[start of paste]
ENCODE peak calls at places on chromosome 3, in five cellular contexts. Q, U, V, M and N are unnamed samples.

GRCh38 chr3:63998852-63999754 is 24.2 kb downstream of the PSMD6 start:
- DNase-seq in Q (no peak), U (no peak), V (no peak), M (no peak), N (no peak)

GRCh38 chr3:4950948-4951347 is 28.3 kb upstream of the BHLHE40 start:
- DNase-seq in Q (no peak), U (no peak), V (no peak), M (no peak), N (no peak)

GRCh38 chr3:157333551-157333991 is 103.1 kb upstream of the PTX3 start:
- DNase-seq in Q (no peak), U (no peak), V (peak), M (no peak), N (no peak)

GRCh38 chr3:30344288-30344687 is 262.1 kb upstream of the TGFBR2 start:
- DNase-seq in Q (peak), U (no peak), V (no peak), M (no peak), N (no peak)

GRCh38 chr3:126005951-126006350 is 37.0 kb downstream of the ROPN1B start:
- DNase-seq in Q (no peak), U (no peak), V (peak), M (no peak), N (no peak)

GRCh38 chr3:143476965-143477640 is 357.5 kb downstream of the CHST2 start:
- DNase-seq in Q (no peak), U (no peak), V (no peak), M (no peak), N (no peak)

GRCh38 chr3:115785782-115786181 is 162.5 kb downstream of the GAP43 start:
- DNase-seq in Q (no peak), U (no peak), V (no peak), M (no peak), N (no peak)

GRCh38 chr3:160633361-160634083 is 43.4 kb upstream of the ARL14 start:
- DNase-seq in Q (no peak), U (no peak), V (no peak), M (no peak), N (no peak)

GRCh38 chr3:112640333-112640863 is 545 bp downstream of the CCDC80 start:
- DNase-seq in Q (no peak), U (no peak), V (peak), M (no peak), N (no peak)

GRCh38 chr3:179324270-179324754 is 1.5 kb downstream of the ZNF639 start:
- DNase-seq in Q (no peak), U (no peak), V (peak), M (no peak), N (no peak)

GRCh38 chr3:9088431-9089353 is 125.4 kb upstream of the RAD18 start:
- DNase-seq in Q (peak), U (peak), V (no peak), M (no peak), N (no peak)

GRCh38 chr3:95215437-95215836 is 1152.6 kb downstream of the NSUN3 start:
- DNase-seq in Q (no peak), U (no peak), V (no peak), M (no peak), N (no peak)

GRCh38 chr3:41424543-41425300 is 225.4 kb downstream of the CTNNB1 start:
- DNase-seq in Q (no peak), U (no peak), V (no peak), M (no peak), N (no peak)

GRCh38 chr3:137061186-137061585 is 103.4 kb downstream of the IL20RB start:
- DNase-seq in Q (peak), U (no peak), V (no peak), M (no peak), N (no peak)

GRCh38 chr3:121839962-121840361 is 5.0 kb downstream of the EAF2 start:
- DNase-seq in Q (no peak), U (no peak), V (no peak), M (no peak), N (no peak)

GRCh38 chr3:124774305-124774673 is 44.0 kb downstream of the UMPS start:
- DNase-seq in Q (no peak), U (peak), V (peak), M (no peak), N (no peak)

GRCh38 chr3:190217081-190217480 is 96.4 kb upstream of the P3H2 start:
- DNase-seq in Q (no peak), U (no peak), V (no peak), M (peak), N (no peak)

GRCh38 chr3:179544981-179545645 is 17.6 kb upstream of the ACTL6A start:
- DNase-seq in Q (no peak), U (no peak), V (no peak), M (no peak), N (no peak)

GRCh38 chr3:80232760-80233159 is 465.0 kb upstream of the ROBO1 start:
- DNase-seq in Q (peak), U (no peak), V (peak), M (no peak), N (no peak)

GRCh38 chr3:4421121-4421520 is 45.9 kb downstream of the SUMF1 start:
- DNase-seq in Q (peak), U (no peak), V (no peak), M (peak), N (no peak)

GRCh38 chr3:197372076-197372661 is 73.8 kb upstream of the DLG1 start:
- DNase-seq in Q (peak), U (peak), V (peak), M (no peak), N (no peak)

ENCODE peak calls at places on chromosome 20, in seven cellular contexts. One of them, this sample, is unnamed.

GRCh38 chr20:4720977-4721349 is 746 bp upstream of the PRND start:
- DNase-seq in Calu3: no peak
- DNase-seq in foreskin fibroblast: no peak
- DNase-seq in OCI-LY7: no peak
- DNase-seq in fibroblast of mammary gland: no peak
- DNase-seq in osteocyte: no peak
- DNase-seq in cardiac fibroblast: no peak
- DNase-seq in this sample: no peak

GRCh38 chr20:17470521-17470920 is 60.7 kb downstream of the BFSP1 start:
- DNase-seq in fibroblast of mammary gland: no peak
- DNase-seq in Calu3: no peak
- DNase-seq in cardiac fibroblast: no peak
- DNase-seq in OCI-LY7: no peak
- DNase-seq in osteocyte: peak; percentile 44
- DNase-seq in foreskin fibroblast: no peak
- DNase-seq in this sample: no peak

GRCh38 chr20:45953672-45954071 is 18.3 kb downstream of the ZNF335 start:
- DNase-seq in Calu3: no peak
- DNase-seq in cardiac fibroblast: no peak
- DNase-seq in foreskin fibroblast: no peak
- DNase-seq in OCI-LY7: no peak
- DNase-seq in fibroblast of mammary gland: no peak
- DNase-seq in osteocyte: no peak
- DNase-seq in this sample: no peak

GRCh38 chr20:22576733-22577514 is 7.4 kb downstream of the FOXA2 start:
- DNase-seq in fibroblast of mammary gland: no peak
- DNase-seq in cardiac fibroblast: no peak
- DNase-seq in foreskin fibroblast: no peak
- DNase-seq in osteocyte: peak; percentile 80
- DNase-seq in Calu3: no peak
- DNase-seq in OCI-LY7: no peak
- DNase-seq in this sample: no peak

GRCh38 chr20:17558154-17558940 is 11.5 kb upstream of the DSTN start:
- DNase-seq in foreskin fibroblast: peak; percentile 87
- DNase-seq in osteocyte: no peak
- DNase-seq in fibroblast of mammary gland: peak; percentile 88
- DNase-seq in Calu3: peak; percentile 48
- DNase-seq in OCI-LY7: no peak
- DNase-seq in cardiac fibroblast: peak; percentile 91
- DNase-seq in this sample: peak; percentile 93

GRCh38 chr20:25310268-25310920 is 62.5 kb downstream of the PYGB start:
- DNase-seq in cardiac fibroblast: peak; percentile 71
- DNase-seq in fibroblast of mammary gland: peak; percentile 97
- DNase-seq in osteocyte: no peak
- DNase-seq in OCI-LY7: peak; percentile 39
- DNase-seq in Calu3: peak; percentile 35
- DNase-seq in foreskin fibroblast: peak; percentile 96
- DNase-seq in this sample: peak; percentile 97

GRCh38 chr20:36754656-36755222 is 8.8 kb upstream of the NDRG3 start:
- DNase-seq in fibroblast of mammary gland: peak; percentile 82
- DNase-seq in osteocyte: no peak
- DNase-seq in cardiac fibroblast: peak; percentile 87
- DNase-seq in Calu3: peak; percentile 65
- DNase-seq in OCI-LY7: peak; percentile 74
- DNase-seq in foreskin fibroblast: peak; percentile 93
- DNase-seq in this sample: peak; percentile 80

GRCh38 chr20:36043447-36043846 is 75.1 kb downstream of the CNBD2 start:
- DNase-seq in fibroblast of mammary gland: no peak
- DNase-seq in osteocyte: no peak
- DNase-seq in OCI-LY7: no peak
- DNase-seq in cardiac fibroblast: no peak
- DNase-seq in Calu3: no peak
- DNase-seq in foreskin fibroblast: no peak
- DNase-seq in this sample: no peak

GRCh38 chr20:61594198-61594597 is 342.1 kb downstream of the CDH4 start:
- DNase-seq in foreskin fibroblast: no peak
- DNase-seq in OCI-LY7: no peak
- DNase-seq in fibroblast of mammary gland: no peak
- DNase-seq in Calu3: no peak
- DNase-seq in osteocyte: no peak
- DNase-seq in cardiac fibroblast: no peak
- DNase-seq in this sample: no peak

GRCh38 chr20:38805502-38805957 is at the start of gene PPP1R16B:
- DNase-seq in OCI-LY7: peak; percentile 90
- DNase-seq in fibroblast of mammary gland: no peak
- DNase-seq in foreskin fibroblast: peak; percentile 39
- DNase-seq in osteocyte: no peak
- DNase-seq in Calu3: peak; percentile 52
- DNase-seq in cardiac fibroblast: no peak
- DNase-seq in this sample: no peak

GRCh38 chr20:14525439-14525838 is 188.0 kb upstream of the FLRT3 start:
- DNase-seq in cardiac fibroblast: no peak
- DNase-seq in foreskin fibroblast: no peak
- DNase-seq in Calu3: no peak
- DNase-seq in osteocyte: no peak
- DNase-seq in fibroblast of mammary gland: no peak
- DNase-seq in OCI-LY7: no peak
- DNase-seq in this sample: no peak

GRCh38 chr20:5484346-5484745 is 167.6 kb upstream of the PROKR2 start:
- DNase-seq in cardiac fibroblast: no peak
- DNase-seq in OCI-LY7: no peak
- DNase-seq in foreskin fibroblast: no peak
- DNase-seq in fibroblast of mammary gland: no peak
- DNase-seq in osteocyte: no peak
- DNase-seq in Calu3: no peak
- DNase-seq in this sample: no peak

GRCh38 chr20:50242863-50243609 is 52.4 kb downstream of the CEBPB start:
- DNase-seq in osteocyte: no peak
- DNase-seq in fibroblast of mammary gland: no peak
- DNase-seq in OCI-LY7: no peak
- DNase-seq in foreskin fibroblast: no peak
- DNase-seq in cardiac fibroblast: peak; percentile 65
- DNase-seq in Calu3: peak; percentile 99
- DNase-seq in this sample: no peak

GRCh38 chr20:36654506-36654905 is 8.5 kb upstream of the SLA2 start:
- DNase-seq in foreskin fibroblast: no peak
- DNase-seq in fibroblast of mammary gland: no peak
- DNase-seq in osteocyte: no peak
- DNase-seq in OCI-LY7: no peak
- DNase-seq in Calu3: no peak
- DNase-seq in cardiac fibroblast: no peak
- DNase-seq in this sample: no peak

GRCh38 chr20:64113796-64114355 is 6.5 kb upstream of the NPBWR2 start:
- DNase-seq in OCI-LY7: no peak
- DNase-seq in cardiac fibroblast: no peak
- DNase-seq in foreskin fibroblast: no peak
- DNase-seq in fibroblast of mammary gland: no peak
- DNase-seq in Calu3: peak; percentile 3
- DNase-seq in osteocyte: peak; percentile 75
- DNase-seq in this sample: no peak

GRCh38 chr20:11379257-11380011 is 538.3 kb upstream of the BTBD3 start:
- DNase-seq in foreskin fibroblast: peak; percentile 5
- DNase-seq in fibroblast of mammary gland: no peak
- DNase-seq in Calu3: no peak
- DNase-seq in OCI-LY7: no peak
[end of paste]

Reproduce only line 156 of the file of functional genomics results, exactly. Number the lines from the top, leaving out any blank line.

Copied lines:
- DNase-seq in this sample: no peak